On an article that I wrote yesterday, there has been some discussion about the Philippines being the land of Mañana. Well, what exactly does Mañana mean?
I just went to Dictionary.com and looked it up. There are a number of listings shown there but here is what most of them say:
2. An unspecified future time
Hmm… very interesting! Seems that the problem comes in when it is an “unspecified future time.” Pete mentioned in the comments on that post that the Philippines has a Mañana culture. He talked about how nothing much gets done on time. If you go to a lawyer to pick up some papers that he is supposed to have ready, it’s usually not done. Mañana. It will be done at some future (unspecified) time. It’s really true, much of the time.
It seems that the Mañana mentality is really in existence in most countries that were colonized by the Spaniards. It is a Spanish word, after all, so I guess that makes sense. Why is it?
In surfing the net, I found an interesting article by a fellow named Shep Lenchek. Shep is an American who is living in Mexico. Seems that he has the life that a lot of us talk about here (and some of us actually live out), except he is in Mexico instead of the Philippines. Shep’s article has the title, “Is it Mañana yet?” I really like the title. It shows a sort of sub-meaning that “tomorrow may never come,” if you know what I mean. As westerners, we are used to doing everything on time, within a schedule. We feel pressure to get things done. If we don’t show up on time, we feel bad. Here in the Philippines, if you do show up on time, it can be considered rude! Can you imagine? But, we have to adjust, and get used to that. It is, honestly one of the hardest things for me.
Reassured, we headed for south of the border. Never even wondered why we didn’t find the word when we first tried to look it up. It should have been a warning to us. Like many things in Mexico, it just isn’t that simple. It was only after we lived here for a while that we began to understand the word. It certainly does mean tomorrow when saying good-by, but at other times, maybe not. We found out the true meaning of the word, when a plumber, electrician, carpenter, auto mechanic or other tradesman told us he will take care of our problem Mañana.
He didn’t mean tomorrow at all, just, – not today.” By now, we know the word also means, “in the morning”. When the man we’re waiting for doesn’t show up we start to wonder. Did he mean Mañana, tomorrow, or en la Mañana, some morning of some Mañana? We’re learning that Mexican society operates within its own time frame. It leaves time for socializing and attending to personal affairs. It gives priority to living rather than working. It also produces a word, momentito. The accompanying hand signal given with the first finger and thumb, indicates a small delay. The actual wait can stretch almost to infinity. Always carry a good book. Maybe a biggie, like ”Gone with the Wind.” A friend of mine swears he read the whole bible, during momentitos. He sure can quote scripture!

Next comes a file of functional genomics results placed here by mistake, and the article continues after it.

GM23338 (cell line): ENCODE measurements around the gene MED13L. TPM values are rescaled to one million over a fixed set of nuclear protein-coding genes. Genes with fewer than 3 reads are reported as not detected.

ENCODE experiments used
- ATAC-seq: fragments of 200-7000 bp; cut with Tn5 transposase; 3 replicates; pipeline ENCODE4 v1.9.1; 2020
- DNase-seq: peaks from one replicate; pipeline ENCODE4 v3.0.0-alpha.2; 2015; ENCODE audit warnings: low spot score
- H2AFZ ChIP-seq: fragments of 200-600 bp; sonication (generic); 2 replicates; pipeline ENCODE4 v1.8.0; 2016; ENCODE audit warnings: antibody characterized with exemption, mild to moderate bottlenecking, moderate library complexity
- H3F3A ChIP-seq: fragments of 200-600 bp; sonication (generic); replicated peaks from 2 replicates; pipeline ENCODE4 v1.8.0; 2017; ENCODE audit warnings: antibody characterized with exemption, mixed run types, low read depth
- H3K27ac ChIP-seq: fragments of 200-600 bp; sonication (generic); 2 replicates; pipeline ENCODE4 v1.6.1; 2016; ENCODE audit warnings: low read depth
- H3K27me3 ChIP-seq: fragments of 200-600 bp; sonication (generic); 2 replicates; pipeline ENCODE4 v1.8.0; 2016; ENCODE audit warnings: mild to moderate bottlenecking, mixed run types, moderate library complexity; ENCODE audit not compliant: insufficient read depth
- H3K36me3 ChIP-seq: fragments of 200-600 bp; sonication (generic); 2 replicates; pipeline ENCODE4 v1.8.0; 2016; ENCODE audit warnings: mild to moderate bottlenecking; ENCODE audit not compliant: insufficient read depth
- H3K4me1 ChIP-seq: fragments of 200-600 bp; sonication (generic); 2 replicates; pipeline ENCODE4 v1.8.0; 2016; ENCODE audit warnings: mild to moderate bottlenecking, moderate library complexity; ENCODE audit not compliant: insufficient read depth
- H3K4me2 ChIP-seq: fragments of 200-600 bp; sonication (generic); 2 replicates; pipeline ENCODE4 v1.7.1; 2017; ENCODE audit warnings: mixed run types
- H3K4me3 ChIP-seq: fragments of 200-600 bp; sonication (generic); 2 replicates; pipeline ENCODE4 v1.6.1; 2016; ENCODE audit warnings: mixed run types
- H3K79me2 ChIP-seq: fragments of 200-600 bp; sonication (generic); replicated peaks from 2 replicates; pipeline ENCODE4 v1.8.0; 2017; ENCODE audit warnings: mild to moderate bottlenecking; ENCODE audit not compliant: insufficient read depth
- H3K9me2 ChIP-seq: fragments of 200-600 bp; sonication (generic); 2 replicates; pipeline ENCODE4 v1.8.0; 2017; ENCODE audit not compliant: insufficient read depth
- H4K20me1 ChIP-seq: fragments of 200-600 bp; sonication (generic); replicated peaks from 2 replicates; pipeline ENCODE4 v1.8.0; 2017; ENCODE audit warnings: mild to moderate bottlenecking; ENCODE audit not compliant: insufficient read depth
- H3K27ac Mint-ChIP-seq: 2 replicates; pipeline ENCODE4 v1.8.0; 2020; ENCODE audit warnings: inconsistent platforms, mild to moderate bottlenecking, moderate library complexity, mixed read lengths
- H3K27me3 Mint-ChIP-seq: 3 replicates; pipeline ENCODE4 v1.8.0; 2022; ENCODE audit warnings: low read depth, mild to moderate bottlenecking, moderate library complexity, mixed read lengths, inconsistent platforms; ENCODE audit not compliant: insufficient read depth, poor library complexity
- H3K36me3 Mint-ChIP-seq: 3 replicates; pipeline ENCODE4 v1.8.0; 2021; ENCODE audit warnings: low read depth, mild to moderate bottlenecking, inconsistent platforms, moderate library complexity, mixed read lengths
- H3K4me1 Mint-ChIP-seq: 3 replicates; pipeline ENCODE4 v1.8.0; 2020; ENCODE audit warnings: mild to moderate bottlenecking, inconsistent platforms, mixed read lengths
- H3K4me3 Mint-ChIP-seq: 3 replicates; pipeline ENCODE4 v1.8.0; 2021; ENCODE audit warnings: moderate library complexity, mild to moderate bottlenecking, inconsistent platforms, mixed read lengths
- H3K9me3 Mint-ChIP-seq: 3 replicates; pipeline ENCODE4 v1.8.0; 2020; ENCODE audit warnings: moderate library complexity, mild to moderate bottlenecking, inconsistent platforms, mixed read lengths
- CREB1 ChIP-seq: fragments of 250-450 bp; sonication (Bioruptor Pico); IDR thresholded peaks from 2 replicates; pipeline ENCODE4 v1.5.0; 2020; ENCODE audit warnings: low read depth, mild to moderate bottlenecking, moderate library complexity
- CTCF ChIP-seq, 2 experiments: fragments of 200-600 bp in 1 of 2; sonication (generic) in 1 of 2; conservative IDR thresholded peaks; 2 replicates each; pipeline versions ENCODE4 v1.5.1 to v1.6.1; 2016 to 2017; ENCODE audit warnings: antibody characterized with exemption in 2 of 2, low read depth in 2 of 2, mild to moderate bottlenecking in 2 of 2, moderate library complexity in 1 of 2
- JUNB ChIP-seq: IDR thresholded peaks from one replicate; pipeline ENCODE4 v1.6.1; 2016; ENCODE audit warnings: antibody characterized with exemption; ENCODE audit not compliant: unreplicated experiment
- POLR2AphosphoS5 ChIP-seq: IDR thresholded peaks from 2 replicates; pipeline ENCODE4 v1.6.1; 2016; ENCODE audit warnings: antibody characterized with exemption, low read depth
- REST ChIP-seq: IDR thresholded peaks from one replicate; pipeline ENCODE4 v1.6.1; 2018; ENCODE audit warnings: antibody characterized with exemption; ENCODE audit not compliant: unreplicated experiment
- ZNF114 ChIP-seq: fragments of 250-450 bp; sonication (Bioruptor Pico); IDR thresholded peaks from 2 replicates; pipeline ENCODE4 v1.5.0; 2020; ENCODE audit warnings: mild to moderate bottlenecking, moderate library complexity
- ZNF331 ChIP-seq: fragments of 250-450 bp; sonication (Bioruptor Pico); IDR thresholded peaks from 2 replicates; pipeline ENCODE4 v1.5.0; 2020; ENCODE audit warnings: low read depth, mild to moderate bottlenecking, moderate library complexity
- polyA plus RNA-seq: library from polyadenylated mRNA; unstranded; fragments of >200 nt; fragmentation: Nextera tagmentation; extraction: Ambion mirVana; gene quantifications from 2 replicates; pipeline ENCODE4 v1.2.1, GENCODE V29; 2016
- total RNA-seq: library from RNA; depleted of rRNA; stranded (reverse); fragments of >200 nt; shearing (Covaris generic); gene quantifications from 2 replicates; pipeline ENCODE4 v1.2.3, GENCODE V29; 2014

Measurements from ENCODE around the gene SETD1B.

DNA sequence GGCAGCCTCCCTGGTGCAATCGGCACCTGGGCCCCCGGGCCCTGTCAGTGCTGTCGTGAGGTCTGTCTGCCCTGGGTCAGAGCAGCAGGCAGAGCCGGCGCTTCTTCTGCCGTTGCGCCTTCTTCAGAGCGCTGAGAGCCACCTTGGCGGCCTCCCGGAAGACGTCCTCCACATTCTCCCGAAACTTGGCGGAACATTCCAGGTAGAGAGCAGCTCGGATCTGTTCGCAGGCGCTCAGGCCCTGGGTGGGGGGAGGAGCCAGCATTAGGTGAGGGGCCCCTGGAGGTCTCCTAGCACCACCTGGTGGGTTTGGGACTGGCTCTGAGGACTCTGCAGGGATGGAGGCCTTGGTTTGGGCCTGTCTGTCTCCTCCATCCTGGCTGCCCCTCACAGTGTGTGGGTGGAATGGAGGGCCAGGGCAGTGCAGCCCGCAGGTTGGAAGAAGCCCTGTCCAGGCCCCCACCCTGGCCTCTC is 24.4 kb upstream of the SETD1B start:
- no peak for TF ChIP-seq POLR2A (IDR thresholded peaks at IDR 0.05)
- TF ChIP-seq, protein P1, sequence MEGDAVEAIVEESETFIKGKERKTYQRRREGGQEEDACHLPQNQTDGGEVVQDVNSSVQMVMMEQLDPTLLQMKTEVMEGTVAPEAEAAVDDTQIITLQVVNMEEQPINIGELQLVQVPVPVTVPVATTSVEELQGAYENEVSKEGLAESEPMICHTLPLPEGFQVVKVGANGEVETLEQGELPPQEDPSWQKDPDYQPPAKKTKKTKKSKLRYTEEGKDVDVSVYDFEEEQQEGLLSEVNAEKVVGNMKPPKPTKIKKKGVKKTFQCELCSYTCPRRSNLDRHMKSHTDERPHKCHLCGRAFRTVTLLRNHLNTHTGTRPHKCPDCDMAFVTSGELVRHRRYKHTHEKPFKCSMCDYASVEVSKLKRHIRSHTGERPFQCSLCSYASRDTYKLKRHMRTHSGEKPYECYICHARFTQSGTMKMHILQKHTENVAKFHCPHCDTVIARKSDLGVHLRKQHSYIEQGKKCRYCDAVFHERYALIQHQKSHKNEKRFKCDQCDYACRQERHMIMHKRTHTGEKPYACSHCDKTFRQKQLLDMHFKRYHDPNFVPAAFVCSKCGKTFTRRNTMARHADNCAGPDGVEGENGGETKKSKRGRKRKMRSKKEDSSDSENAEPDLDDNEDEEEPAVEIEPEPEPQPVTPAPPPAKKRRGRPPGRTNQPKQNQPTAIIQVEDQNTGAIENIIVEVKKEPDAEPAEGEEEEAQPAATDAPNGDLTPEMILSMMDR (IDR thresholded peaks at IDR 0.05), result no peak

Ha ha… As far as I know, there is no Filipino word for “momentito” but maybe their should be. Well, one thing they do say here is “unya na lang,” or “just later.” That really drives home the Mañana attitude, don’t you think.
When it comes to daily life, maybe the Mañana attitude is better for our health. You’ve heard of the book, “Don’t sweat the small stuff?” Well, it seems that what our Filipino (and Mexican) friends are telling us is that the things that we consider to be important are really the “small things,” and those things that we consider less important are really the most important things in life. The business stuff can wait for Mañana. The family and personal things take priority. But, can we ever learn those lessons? I know that it has been difficult for me.
Shep goes on to give sage advice:
The secret of living here happily is to adopt the Mexican time-frame. When you do, you will find yourself free from deadlines, unafraid to postpone things or be late for appointments. Take the time to talk with friends, smell the flowers. Retire from the stress that the clock and calendar have imposed on us. We are not going to change the habits of our Mexican hosts. We came of our own free will. We were welcomed. Let us act as guests.
I think every one of us can learn from that one paragraph. If we all adapted to the Mexican, or Filipino time frame, maybe we could add a few years to our lives. It’s one less thing for us to worry about, right?
Great article, Shep! Good luck to you with your life in Mexico!